UWS senior diver says goodbye to 'band of friends'
He's been hand-feeding the fish every day for the last 25 years and believes they recognise him by his bubbles.
"I think the fish recognise me by my breathing," senior diver Philip Chan told The New Paper yesterday.
In three months' time, the 62-year-old aquarist would have celebrated his 26th year working at the Underwater World Singapore (UWS).
"I was involved in the construction and setting up of UWS in 1990, bringing in different fishes and sea creatures. Some of them were caught and others, bought," he said.
That made Mr Chan, a former lifeguard, the longest-serving staff at UWS, which is wholly owned by Haw Par Corporation.
Mr Chan will bid farewell to his marine wards on June 26, when UWS closes its doors for the last time.
In its 2015 annual report, parent company Haw Par said that its leisure segment, which includes its two oceanariums in Singapore and in Pattaya, Thailand, was badly affected by changing visitor demographics and stiff competition from newer attractions in both places. It saw the number of visitors to the aquariums fall by 16 per cent.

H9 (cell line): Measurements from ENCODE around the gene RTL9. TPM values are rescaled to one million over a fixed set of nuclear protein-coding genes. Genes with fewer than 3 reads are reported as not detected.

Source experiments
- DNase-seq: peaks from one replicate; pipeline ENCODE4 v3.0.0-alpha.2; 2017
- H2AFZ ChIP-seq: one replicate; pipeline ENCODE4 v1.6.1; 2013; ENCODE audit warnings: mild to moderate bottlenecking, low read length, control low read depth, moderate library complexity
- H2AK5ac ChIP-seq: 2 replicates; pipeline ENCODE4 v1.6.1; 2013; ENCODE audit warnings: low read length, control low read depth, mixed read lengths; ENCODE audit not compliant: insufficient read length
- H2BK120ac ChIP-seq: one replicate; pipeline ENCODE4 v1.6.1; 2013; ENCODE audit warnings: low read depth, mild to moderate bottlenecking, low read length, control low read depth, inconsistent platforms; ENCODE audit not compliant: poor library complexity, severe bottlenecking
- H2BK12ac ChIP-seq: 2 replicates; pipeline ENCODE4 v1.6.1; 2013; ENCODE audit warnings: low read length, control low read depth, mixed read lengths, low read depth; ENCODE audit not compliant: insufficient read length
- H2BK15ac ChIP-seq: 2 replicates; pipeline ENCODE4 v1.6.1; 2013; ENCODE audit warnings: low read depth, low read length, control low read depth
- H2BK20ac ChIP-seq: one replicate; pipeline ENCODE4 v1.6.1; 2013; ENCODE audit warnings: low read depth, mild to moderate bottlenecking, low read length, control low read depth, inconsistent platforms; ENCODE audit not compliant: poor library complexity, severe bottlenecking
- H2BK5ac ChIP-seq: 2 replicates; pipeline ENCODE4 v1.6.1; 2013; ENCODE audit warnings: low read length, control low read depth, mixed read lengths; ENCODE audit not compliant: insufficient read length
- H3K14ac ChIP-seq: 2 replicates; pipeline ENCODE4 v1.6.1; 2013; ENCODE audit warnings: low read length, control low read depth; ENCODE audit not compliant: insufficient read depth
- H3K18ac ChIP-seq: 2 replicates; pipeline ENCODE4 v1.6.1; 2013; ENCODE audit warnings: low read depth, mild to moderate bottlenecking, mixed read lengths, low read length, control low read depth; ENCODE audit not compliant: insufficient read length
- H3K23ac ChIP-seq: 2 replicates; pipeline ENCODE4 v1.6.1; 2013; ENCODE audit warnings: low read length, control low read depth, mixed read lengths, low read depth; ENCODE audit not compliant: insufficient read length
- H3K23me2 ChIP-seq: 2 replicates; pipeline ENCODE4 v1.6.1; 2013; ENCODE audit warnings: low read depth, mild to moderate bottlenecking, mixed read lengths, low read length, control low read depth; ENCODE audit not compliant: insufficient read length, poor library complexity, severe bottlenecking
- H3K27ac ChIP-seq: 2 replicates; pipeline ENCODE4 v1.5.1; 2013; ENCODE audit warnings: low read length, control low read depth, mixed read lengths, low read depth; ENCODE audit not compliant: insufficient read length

Mr Chan leads a team of divers in checking and cleaning the aquarium, its systems and all the sea creatures. They also prepare more than 100kg of cut fish, squid and prawn as food for the animals every day.
During festive periods such as Christmas and Chinese New Year, he would don neoprene Santa and God of Fortune costumes, respectively, and dive with his tub of fish treats.
The eagle rays and golden trevallies were the most eager yesterday, nipping at his gloves while visitors gawked and snapped photos of the feeding.
Among Mr Chan's favourite are the nurse sharks.
"They are so quietly tame," he said, adding that he was sad to have to say goodbye to his "band of friends".
"We intend to find them the best homes and environment. The next time I see them, I might not recognise them anymore but if I dive, they might recognise me."
Since the announcement that the UWS is closing its doors for good on June 26, visitors thronged the place yesterday.
Housewife Dewi Mayang Sari, 39, took her daughters, aged four and six, to see the place where she used to work as part-time tour guide.
"I was 17 and wanted to make a bit of pocket money. I remember the visitors were mostly Japanese tourists. I had to learn Japanese on the fly," she said.
"I feel sad the place is closing. It held so many memories for me."
Coffee shop owner Diong Nguk King, 45, had always wanted to visit "but my business kept me busy".
"When I read that it was shutting for good at the end of the month, my husband and I closed shop for the day and took our daughter here," she said.
"We are too late for the dolphins and seals, which have left."
To mark its closing, UWS is giving free admissions to beneficiaries from charity partners it worked with in the past. Tickets for the public have also returned to 1991 prices - when the attraction first opened - at $9 per adult and $5 per child.